This guest post is by Roger Valdez, who served as a volunteer on the Regulatory Reform Roundtable facilitated by the mayor's office.
In a front-page feature last week, the Seattle Times blared that real-estate developers run Seattle’s City Hall, particularly the mayor's office, foisting big density on hapless, unsuspecting neighborhoods. But actually, a small, vocal, and well-organized group of Capitol Hill neighbors last week were the ones who killed developer-supported land use reforms with help from City Hall employees.
So it wasn’t developers who had the upper hand, but neighbors supported by the Seattle City Council's own staff.
In fact, the proposal that the Seattle Times wrote about wasn't conjured up by developers at the Regulatory Reform Roundtable, which considered many proposals. Like many land-use policy changes, the early drafts came from the city's Department of Planning and Development (DPD). The reforms in the legislation have been year's in the making, and they would have likely been proposed under Greg Nickels, Joe Mallahan, or any other mayor. Even Council Member Richard Conlin said that the proposals were "modest changes." All of this was omitted in the Seattle Times story because, perhaps, it didn't support the narrative of big developers versus ordinary neighborhood people.
Dying in a council committee last week, one of these regulatory reforms would have allowed more commercial and retail uses in multifamily neighborhoods, such as corner stores. Such a practice would move Seattle away from a creaky, century-old form of American planning that separates residents from services and toward an innovative approach that pushes uses and people together.
It turns out two of the leaders who worked against the proposal work for city council central staff and live on Capitol Hill, Michael Jenkins and Rebecca Herzfeld. Herzfeld, former staff at the Department of Planning and Development (and briefly my boss at the Department of Neighborhoods), even wrote a sample letter for people on Capitol Hill to send to council members.
Herzfeld’s letter expressed concern about “noise, odors, commercial deliveries, and increased traffic... amplified music, employees and patrons smoking outside the building, and outdoor food service,” all things that happen already on Capitol Hill. If someone doesn’t like living in a noisy, active neighborhood, couldn't he or she move to Laurelhurst, a neighborhood that is the outcome old-fashioned zoning, full of quiet cul-de-sacs?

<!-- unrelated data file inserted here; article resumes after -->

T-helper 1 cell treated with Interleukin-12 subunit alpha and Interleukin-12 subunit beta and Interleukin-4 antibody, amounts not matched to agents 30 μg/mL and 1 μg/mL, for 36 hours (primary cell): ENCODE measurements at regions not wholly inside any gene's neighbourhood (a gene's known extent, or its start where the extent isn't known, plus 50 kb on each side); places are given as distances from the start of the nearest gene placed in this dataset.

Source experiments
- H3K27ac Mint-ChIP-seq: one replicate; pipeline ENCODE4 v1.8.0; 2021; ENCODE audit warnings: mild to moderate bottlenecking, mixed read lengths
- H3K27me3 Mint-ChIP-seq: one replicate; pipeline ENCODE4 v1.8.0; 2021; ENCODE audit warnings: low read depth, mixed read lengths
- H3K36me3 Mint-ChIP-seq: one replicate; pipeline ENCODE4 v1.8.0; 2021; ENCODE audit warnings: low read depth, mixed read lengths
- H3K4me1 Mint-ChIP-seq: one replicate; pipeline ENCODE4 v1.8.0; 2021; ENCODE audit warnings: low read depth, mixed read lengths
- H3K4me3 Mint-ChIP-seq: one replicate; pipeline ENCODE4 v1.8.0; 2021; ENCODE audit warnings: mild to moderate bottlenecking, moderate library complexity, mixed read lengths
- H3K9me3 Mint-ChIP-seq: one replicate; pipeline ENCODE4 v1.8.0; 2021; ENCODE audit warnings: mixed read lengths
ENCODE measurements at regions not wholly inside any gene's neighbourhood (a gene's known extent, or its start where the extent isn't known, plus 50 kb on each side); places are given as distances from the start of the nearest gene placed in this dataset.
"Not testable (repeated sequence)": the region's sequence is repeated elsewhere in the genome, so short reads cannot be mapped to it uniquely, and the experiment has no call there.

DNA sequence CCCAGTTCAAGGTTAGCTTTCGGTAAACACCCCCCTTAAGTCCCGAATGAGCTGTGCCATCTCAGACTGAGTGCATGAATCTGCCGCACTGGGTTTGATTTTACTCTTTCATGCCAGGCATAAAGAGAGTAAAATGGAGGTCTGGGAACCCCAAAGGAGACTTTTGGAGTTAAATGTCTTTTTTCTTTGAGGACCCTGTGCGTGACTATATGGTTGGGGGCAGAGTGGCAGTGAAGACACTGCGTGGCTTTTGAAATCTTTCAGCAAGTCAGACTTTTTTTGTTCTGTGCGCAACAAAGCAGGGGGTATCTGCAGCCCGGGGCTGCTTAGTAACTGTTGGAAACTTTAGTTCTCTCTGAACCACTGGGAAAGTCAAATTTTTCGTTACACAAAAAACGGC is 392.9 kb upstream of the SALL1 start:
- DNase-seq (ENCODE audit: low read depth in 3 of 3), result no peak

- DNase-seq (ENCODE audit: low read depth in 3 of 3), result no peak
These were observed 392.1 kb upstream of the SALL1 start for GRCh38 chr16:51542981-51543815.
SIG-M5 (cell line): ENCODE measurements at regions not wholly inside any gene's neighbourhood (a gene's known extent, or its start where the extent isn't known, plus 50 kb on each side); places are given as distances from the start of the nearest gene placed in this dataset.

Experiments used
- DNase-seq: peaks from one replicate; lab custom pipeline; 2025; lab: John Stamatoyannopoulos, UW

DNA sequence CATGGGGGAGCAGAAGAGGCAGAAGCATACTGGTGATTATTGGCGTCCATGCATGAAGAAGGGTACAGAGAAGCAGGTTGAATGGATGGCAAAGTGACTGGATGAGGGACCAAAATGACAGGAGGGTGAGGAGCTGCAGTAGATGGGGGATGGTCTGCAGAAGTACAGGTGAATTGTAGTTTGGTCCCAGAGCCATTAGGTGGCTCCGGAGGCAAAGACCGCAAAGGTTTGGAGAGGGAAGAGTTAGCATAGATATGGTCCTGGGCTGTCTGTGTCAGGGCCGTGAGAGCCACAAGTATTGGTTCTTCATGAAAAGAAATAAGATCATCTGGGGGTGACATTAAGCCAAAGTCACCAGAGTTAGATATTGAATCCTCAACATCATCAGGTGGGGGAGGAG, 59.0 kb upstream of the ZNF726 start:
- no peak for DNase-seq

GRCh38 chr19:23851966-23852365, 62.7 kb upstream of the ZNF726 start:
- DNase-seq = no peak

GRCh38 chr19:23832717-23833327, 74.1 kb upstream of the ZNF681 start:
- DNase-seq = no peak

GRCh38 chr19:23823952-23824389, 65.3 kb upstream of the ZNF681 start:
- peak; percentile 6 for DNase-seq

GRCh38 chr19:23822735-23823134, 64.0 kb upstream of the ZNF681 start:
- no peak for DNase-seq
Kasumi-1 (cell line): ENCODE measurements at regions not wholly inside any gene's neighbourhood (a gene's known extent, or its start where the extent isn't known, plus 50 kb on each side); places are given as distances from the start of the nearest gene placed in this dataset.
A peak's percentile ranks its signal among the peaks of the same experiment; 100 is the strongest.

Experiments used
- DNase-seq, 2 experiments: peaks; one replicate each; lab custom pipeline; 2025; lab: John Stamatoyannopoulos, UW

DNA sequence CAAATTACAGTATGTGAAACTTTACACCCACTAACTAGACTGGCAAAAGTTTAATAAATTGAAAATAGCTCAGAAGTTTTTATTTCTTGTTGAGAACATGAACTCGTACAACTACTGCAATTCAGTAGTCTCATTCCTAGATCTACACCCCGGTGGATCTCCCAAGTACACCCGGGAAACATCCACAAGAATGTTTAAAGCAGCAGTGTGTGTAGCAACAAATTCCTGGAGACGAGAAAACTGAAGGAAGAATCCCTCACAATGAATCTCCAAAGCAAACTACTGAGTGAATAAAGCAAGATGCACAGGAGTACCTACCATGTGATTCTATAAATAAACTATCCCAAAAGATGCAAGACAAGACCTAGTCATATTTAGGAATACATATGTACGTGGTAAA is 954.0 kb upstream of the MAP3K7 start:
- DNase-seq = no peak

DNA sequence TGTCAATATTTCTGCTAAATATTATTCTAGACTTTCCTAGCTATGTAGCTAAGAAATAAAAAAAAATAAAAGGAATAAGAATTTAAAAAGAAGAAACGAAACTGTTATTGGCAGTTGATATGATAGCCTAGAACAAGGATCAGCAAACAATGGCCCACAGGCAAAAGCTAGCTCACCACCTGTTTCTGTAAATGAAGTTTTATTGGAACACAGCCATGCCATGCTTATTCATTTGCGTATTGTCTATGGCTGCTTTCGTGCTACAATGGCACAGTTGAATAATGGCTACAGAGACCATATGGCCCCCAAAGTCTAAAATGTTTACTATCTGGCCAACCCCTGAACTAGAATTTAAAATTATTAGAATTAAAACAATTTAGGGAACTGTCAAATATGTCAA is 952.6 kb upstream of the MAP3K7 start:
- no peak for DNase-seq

That's the sort of neighborhood the Supreme Court favored when it issued a decision in the 1920s based on the “pig in the parlour” principle (nobody wants a pig in the living room or restaurant near your house, right?). That set the cast for modern zoning, which put different uses—rendering plants, barbershops, and apartments—into different parts of the city. But zoning was meant to protect city dwellers from heavy industry, not commercial uses like bars and restaurants.
While great cities have outgrown zoning’s segregation of uses, instead supporting the practice of pushing uses together, Seattle’s city council is apparently caught in an echo chamber of anachronistic planning advice from their central staff. To boost business, walkability, and sustainable land use, cities are modeling their futures on busy and crowded neighborhoods like Capitol Hill, with a bar or a store on every corner.
So the Seattle Times has it wrong: There is no developer lock on City Hall. On the contrary, neighbors stopped innovative zoning and new businesses growth on Capitol Hill. And no, the proposal wouldn't have mandated a topless barbershop in the lobby of Jenkins’ condo or pigs in Herzfeld’s parlor. But if someone found a way to make that business idea work, why not let it happen? If developers did have more influence on City Hall, we might actually be able to build a great city, instead of getting bogged down with an endless, fussy neighborhood agenda, which strives to maintain the hegemony of single-family use over all others.